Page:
A forgotten titan: Dedan Kimathi Waciuri

On April 9th, in the Greco-Roman year of 2013, the country of Kenya, on the (for those who don’t know) CONTINENT of Afrika/Meritu, Uhuru Kenyatta took the oath of office as Kenyan president. His ascendency presents the cannibals in the Western countries with the challenge of how to deal with a leader indicted by the International Criminal Court (ICC). Upon his swearing in, the  Uganda’s president, Yoweri Museveni,  praised Kenyans, at the ceremony, for rejecting what he called the court’s bid to sway the vote by “blackmail”, a reflection of the distrust or resentment of the court felt by many Africans. Kenyatta is charged with crimes against humanity for orchestrating “an orgy of intercommunal violence”, that followed the previous presidential election five years ago, an accusation he denies. When the United States and European powers outlined their policy during the campaign of only having “essential contacts” with court inductees, many Kenyans and some of Kenyatta’s aides accused them of trying intervene in Kenyan politics.

Please note there are 30 people currently on the list of those charged for crimes against humanity;

1 Bahr Abu Garda, 2 Mohammed Ali, 3 Abdallah Banda, 4 Omar al-Bashir, 5 Jean-Pierre Bemba, 6 Muammar Gaddafi, 7 Saif al-Islam Gaddafi, 8 Laurent Gbagbo, 9 Simone Gbagbo, 10 Ahmed Haroun, 11 Abdel Rahim Hussein, 12 Saleh Jerbo, 13 Germain Katanga, 14 Uhuru Kenyatta, 15 Joseph Kony, 16 Henry Kosgey, 17 Ali Kushayb, 18 Thomas Lubanga Dyilo, 19 Raska Lukwiya, 20 Callixte Mbarushimana, 21 Sylvestre Mudacumura, 22 Francis Muthaura, 23 Mathieu Ngudjolo Chui, 24 Bosco Ntaganda, 25 Okot Odhiambo, 26 Dominic Ongwen, 27 Vincent Otti, 28 William Ruto, 29 Joshua Sang, 30 Abdullah Senussi.

In taking a closer look at this list one can count on one hand the number of pale Arabs on the list (5) I place Gaddafi and his son with the other 25, which makes up a very suspicious list of Dark matter people accused by Yurugu and white supremacy of conducting crimes against Humanity. conspicuously absent from this list are the heads of such pariah states as the incorporated United states of America, The incorporated state of England, The monarchy of England, in fact the whole G8 and states as well as the CEO of the Blackwater mercenary group and the sycophants in India, Pakistan, Japan, China and South Korea, who have committed crimes against their own people and supported the west’s white supremacy and new world order agenda. Of course the leaders of the movement to enslave Uhuru Kenyatta is the half breed president, Barak Obama in his capacity as leader of the world’s number one bully state. While being also the worlds number one fomentor of death and destruction, invasions of sovereign countries and killer of men, women and children in imperial wars. The election of Kenyatta has got the the Western country’s speedos in a bunch as they strive to juggle their accusations and policy with their wish for close ties with Kenya, seen as a vital ally in the regional battle against militant Islam. Politics being such a mess, if the West slips up in its diplomatic balancing act, it risks opening more space to China and other Asian powers that are gaining both political and trading influence in Africa.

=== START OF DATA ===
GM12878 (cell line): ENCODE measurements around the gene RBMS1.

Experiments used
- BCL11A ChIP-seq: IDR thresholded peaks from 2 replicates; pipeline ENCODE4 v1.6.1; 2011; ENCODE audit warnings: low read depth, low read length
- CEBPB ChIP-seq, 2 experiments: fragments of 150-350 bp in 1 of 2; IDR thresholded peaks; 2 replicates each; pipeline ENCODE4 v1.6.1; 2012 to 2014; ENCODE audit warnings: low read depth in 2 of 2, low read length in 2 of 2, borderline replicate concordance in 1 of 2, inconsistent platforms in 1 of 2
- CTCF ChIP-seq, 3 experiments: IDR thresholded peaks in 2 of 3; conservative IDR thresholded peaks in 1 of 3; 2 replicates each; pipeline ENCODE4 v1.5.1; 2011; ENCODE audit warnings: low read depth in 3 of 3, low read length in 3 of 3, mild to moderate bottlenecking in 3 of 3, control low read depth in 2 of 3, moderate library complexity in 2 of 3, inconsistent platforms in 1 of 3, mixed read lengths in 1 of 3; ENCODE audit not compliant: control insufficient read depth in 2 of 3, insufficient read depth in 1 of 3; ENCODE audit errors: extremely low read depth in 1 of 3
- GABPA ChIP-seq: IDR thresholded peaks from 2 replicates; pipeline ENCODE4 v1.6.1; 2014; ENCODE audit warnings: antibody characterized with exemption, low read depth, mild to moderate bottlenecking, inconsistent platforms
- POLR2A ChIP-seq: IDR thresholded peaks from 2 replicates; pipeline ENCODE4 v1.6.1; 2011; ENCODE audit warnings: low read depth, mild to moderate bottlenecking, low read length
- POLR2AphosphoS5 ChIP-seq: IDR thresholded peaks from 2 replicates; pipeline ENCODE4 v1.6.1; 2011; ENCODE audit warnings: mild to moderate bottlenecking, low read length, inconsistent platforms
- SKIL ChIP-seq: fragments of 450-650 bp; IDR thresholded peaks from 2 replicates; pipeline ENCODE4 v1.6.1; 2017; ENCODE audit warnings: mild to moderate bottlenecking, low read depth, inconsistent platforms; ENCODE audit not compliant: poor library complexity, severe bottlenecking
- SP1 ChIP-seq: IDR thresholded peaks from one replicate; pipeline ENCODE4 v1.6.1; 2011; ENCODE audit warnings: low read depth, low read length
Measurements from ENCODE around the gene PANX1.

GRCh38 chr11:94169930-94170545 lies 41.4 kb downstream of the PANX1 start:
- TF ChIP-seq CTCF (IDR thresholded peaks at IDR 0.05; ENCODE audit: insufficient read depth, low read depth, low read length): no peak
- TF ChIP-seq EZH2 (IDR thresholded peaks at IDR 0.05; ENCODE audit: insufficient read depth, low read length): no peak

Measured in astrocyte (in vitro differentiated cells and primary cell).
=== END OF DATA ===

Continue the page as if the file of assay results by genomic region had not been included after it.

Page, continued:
Kenyatta pledged to “be faithful and bear true allegiance to the Republic of Kenya” in his oath, taken on a bible (say it aint so?) used by his father, Jomo Kenyatta, who was Kenya’s first president after independence from Britain in 1963. Ugandan President Yoweri Museveni told guests at the ceremony in a Nairobi stadium: “I want to salute the Kenyan voters on … the rejection of the blackmail by the International Criminal Court”, to cheers from tens of thousands.  Museveni, who has often accuses the West of using aid to interfere in African politics, said “the usual opinionated and arrogant actors” had tried to use the court to “install leaders of their choice in Africa“. Once again these arrogant and opinionated actors are interfering in the internal rule of Kenya.  A country that holds as much significant and endearing place in the heart of revolutionaries, as the country of Ghana under Nkrumah, Azania under the PAC and Steve Biko, ANC and Winnie Mandela and Namibia under Sam Nujoma.  In fact one of the greatest revolutionary of our time came out of Kenya’s fight for liberation from under the jackboots of the Nazis of the Brutish empire’s colonial and imperial transgressions.

A symbol of defiance forever.

In the middle of the junction of Kimathi Street and Mama Ngina Street, isolated in the midst the city traffic, a sculpture stands on a pedestal, over looking the passersby. Fifty years after his murder by the agents of the Brutish empire and her Judas’s, the man, whom the statue was made for, still stands defiant with a rifle in the right hand and a dagger in the left, both symbolically and in the hearts of those who remember him. In his depiction on the statue, he is clothed in the same military uniform of the British soldiers that he fought, a tribute to the time he served in the imperialist army. His hair a crown of dreadlocks and an intrepid ferociousness and overall rebellion. The polished concrete statue is overcome with rough tones and texture with grit as its medium. Besides adding aesthetic beauty to Kimathi Street, this piece of art portrays a resilient man of ragged nature in a brazen stance. Now gazetted as a national treasure, it acts as a public site of memory and narrative to the revolutionary struggle that elevated Dedan Kimathi into the legendary hero who embodies sacrifice and true Kenyan nationalism.